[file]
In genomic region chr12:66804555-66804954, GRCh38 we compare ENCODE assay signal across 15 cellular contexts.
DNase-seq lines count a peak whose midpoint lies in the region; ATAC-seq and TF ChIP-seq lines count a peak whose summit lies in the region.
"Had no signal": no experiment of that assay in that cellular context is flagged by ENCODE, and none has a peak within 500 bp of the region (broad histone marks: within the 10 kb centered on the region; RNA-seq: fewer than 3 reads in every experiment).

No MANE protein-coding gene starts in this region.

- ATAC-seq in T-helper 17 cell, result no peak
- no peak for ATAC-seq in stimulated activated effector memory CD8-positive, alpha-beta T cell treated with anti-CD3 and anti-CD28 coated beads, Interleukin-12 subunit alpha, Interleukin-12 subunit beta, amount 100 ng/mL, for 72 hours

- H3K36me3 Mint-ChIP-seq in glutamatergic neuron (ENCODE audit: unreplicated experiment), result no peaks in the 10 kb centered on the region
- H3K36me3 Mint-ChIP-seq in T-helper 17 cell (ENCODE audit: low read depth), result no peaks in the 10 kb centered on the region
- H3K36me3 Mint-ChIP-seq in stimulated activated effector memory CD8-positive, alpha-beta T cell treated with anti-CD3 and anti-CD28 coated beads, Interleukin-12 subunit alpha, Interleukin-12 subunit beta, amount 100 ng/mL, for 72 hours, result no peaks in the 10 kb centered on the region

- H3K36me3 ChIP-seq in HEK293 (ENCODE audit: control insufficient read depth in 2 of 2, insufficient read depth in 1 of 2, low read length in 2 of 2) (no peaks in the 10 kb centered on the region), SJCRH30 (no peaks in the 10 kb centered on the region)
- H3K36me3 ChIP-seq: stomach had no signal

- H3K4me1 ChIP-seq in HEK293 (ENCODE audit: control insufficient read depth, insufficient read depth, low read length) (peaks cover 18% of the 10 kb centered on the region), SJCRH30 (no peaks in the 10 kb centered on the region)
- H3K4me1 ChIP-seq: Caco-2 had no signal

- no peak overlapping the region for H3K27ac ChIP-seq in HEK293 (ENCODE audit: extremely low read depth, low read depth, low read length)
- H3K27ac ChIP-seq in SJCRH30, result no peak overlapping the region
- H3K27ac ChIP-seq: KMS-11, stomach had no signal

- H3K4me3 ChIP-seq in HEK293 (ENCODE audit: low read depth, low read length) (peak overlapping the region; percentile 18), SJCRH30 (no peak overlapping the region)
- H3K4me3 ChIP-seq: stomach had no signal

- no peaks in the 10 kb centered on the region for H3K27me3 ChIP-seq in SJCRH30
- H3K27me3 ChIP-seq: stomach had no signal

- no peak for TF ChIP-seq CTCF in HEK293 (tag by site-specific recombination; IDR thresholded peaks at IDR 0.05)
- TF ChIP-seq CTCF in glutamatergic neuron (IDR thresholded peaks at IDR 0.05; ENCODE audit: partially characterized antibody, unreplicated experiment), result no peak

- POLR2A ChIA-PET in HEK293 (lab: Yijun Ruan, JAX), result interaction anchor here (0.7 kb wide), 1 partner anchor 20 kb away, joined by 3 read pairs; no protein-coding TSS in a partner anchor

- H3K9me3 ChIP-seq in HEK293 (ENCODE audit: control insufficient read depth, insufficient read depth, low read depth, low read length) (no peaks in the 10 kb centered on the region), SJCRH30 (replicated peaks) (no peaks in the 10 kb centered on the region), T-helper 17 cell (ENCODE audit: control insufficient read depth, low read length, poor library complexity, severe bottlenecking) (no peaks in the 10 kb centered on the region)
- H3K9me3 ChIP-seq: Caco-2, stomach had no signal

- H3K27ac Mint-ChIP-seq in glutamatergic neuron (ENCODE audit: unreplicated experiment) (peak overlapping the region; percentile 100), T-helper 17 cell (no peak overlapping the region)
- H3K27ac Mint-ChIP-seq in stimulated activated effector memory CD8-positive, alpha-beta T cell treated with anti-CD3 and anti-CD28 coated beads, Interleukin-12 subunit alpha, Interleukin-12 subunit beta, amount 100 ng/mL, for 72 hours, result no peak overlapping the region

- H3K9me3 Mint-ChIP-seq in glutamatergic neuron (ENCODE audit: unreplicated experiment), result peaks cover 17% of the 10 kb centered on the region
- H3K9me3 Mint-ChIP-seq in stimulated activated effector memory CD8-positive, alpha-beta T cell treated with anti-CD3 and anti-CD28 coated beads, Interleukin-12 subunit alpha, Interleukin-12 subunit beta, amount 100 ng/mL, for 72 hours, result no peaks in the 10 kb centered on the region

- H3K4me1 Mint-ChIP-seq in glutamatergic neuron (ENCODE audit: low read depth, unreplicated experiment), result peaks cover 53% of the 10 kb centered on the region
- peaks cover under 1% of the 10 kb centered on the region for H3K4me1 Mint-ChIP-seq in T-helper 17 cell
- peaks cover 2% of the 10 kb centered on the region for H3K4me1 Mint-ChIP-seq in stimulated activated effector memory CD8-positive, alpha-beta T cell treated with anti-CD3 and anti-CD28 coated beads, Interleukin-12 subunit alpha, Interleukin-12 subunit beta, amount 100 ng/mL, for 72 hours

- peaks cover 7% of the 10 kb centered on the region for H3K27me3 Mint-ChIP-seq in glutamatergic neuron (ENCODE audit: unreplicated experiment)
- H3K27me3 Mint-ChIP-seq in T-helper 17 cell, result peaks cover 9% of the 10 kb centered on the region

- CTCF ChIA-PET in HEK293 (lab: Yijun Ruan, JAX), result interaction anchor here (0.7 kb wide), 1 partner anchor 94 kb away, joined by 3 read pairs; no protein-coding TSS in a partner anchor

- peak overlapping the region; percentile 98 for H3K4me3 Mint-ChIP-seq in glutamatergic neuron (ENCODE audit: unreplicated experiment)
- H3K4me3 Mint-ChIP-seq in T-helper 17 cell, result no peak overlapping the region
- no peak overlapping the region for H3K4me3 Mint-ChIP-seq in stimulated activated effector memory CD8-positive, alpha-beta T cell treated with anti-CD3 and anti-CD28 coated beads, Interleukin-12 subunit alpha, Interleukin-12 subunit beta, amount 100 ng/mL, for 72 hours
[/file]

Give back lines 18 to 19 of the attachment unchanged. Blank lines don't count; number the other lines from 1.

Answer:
- H3K4me3 ChIP-seq: stomach had no signal

- no peaks in the 10 kb centered on the region for H3K27me3 ChIP-seq in SJCRH30